7)      I found some results too detailed. If possible, lines between 298 and 333 can be summarized.

Our answer: Done. Please refer to the new section 4.2.

8)      There is little discussion in the paper. The results should be discussed with relevant literature. For example, the paper entitled “Linear transformation to minimize the effects of variability in understory to estimate percent tree canopy cover using RapidEye data” used similar approaches to predict canopy cover percentage in a conifer forest.

Our answer: Please refer to the new conclusion and discussion section (L367 – L 383) where we made some modifications accordingly to your suggestion.


Reviewer 2 Report

The manuscript is well written and objectives were well supported by data and analysis. Few points may be added to improve the manuscript.   

1.      In Fig 1 caption, authors should write what satellite images were used.

2.      The spatial and spectral resolutions of Pleiades-1B should be added in method section. 

3.      In Fig.6, Clusters 1 to 6 may be expanded in the caption itself to know the dominant sps so that reader may not require to check with Table 1.

4.      The corresponding areas of dominant sps in three sites may be given in Tabular format.

5.      The limitations of the methodology may be written if any under discussion.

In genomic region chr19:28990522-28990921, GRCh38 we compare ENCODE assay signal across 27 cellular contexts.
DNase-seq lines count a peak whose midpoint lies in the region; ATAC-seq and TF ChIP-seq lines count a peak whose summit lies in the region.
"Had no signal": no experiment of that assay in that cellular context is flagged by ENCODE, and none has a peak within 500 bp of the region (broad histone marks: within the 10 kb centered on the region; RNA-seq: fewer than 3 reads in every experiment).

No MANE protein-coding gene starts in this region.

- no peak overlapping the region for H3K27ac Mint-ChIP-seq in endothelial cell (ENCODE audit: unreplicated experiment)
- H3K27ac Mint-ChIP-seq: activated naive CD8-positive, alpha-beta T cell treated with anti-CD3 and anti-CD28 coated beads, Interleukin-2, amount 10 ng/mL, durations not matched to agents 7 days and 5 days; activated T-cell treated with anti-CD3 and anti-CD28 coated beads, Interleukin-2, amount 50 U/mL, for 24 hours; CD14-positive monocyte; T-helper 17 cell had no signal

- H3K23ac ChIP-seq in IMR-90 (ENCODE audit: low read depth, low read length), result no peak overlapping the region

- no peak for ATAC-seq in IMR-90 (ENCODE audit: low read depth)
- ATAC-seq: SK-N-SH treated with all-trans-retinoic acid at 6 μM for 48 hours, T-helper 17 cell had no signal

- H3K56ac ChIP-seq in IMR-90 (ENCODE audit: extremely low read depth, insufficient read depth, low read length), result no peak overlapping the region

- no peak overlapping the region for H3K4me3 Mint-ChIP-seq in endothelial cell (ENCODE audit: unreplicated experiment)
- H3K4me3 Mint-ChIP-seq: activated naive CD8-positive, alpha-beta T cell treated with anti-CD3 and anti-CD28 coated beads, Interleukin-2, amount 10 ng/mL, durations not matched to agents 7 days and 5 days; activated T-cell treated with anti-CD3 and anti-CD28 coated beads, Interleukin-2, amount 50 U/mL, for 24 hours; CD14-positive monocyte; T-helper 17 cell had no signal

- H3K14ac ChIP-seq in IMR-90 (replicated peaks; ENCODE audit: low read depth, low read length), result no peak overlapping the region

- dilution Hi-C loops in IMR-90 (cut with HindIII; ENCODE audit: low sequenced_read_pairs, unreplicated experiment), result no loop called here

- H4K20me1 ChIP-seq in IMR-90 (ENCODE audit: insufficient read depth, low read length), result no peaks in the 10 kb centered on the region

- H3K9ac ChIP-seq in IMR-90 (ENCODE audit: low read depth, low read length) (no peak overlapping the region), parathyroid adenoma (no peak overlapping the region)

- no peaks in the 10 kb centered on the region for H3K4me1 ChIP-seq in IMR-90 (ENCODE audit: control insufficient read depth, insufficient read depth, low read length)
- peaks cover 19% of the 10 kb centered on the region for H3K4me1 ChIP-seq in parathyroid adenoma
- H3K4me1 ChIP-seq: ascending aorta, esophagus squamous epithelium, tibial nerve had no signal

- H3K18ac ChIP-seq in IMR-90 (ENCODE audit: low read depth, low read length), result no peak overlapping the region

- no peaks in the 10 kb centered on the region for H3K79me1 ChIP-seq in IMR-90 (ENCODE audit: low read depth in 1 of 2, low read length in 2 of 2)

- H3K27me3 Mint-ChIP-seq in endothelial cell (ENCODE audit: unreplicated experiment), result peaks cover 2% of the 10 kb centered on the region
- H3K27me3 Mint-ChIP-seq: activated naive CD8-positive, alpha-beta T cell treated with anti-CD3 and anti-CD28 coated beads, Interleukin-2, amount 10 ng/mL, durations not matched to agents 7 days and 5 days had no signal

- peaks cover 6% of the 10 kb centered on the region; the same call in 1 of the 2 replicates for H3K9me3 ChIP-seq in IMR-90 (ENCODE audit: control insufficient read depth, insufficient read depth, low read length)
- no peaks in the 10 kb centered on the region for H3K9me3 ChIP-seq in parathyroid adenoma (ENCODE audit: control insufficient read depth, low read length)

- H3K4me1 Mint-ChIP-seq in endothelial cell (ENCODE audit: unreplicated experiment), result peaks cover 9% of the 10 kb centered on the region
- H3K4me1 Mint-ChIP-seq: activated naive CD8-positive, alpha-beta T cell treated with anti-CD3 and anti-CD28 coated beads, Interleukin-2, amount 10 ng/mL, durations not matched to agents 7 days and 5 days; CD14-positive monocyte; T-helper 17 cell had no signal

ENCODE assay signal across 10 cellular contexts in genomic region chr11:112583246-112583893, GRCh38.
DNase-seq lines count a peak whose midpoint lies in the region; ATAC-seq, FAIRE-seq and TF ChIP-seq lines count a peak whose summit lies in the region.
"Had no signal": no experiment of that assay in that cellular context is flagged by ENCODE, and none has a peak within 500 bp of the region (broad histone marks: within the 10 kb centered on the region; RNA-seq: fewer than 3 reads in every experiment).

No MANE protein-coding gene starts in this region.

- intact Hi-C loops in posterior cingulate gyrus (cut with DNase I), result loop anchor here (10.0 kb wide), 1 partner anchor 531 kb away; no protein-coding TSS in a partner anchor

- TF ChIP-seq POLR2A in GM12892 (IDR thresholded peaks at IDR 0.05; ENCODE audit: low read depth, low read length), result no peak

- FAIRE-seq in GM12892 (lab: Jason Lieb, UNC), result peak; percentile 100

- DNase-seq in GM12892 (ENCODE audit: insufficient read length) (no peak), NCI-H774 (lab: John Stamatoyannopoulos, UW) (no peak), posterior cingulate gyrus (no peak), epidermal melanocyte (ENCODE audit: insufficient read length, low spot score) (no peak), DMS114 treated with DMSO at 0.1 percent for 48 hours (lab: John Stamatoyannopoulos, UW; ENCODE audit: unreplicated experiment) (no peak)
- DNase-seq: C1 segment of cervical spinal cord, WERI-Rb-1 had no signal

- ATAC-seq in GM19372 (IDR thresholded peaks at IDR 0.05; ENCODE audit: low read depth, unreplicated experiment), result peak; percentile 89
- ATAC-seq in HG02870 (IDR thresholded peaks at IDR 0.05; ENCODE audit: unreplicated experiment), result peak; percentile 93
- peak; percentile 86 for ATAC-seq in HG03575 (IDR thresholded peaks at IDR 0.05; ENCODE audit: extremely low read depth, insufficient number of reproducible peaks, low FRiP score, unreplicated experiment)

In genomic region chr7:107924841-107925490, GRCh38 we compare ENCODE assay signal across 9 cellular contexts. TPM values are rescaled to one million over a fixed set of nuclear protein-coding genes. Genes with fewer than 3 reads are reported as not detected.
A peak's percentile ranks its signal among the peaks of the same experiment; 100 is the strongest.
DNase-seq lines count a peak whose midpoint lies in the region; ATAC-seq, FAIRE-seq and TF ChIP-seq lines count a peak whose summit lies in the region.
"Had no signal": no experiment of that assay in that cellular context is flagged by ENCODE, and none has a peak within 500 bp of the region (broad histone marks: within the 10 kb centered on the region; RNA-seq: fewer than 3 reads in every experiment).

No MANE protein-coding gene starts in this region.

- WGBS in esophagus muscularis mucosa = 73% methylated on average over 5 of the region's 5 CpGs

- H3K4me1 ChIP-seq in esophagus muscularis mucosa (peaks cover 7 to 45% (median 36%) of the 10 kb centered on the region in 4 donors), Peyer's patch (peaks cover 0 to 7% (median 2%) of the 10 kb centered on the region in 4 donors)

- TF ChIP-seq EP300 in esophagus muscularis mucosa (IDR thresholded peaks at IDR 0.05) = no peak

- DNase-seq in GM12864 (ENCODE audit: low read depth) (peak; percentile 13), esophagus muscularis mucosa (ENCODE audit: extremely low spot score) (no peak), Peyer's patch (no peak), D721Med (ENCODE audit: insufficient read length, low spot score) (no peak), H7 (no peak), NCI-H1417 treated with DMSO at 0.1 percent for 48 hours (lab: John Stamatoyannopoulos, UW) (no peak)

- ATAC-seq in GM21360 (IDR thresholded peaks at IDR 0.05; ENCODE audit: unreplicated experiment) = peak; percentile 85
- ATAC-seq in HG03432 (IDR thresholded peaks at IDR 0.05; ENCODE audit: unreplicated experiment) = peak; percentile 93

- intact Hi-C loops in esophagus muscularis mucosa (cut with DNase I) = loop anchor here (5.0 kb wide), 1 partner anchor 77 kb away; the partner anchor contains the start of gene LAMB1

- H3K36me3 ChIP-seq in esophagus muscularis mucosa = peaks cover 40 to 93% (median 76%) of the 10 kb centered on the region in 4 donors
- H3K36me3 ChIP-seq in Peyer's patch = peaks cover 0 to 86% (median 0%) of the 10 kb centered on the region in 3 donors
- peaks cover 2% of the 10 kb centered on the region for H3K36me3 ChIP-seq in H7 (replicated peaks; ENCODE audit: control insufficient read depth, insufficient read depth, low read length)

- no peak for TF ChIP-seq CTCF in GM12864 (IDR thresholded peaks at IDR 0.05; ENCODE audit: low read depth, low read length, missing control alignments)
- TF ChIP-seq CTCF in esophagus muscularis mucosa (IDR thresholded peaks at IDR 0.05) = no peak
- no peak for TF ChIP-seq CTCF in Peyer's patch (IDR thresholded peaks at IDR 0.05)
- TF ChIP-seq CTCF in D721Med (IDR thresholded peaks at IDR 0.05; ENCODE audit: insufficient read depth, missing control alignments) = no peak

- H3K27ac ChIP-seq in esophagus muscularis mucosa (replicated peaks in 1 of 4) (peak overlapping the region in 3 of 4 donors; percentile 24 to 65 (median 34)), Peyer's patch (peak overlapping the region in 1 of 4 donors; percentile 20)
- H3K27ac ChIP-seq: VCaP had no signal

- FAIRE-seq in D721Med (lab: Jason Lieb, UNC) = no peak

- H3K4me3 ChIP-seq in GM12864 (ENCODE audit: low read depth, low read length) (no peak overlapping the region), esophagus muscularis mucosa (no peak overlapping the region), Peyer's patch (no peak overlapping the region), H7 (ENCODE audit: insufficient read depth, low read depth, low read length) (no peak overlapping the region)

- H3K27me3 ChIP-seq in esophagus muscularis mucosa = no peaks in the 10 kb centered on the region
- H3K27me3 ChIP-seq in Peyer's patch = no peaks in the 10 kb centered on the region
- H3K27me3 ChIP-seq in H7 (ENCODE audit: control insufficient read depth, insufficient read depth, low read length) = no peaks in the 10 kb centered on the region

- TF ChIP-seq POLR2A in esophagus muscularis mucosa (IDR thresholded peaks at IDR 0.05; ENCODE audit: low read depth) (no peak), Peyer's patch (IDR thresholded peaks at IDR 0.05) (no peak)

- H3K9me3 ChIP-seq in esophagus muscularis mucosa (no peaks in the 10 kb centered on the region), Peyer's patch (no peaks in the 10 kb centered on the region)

Author Response

Responses to Reviewer 2's comment:

1)      In Fig 1 caption, authors should write what satellite images were used.

Our answer: Done. The new figure 1 caption is: ‘Study sites and location of plots in the three islands (French Overseas Territories) based on Pleiades 1B images’.

2)      The spatial and spectral resolutions of Pleiades-1B should be added in method section.

Our answer: Done. Please refer to table 2.

3)      In Fig.6, Clusters 1 to 6 may be expanded in the caption itself to know the dominant sps so that reader may not require to check with Table 1.

Our answer: Yes. We enlarged the figure caption to integrate the dominant species for the 6 mangrove classes.

4)      The corresponding areas of dominant sps in three sites may be given in Tabular format.

Our answer: Yes, the species distribution deserves to be clarified. We choose to indicate for the three sites the dominant species and the colors to which they stand for in the caption. Please refer to the figure 6 and the new caption as previously mentioned in our answer to comment 3.